The AIA and the IGCC
The AIA sustainability position statement addresses these responsibilities of the profession:
“Do no harm”
Will the adoption of the IGCC expand the architect's legal responsibilities and therefore their exposure to liability? There is no question that it will, but this expansion is both inevitable and necessary. By proactively assuming this responsibility, as the AIA has done through its sustainability position statement, its commitment to achieving carbon neutrality in the built environment by 2030, and its participation in the IGCC development process, the leadership of the profession in the realm of the built environment is reaffirmed.
The ultimate standard of care is that of the medical profession: “Do no harm.” With regard to the environmental impacts of our professional work as architects, why would this not be our standard of care as well? Physicians are respected and compensated for their mastery of the healing arts. It seems reasonable to assume that a society reoriented, in large part, to the perpetuation of a sustainable level of development and consumption would both value and appropriately compensate the professionals most directly associated with the achievement of these goals. If this sounds unrealistic, consider the implications of a society not aligned with these goals, and ask yourself whether this is an acceptable alternative.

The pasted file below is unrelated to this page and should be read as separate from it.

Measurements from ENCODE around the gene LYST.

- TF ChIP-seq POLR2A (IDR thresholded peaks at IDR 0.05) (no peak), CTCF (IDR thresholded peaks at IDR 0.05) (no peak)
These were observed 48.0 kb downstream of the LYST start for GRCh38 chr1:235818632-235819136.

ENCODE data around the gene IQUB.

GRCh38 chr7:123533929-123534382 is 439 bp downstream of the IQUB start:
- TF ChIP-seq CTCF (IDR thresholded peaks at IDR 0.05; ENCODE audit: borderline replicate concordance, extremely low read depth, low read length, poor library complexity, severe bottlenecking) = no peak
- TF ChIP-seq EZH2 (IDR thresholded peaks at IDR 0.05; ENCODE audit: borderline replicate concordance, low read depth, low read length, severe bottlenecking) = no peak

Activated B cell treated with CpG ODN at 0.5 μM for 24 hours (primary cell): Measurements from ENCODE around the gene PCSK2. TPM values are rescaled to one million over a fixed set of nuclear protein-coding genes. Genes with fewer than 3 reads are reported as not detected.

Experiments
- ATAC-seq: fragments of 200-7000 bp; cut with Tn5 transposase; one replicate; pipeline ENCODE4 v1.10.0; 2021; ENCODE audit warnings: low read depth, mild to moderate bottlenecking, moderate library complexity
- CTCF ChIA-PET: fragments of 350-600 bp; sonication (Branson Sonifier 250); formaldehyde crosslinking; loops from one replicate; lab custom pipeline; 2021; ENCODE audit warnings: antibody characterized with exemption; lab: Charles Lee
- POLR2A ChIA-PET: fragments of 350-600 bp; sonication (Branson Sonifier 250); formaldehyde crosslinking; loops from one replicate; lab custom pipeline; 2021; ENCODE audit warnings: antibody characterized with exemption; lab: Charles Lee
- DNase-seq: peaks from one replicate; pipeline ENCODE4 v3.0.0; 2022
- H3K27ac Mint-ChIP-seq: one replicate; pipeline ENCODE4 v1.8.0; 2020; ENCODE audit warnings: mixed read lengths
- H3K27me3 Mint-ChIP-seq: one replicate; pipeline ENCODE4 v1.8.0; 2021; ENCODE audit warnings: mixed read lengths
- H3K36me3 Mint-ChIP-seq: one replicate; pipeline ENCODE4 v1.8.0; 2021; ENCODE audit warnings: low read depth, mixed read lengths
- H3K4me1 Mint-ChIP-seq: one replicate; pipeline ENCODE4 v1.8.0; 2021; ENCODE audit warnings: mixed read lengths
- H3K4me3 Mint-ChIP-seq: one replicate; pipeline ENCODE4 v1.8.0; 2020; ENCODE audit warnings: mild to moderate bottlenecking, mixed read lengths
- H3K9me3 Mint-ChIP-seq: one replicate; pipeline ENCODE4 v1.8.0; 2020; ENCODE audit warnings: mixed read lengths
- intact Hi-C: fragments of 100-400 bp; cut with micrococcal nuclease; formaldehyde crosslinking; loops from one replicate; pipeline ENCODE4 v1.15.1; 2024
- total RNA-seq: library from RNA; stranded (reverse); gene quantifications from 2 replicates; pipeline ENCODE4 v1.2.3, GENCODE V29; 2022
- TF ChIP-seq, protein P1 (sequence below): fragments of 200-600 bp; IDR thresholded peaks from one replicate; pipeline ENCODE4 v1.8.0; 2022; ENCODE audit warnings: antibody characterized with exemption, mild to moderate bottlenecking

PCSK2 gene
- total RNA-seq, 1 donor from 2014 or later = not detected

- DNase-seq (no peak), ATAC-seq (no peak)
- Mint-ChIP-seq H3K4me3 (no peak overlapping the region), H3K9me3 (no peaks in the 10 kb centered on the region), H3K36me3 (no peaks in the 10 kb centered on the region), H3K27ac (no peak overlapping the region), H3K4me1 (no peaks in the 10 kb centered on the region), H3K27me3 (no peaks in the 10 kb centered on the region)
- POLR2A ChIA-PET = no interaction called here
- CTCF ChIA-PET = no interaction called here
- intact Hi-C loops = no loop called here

What is our standard of care?
The AIA, the Intergovernmental Panel on Climate Change (IPCC), the Union of Concerned Scientists, and numerous other organizations now recognize the health of the biosphere as the number one issue faced by all societies on Earth. Based on information provided by the AIA and following the example of the AIA's sustainability position statement, the U.S. Conference of Mayors has adopted a goal of carbon neutrality by 2030. The plan intends to reduce the use of fossil fuels in buildings by 60 percent by 2010; 70 percent by 2015; 80 percent by 2020; 90 percent by 2025; achieving full carbon neutrality by 2030. Presumably, architects will be designing these buildings, so it is not unreasonable to assume that fee structures will inevitably evolve to incorporate this expanded responsibility.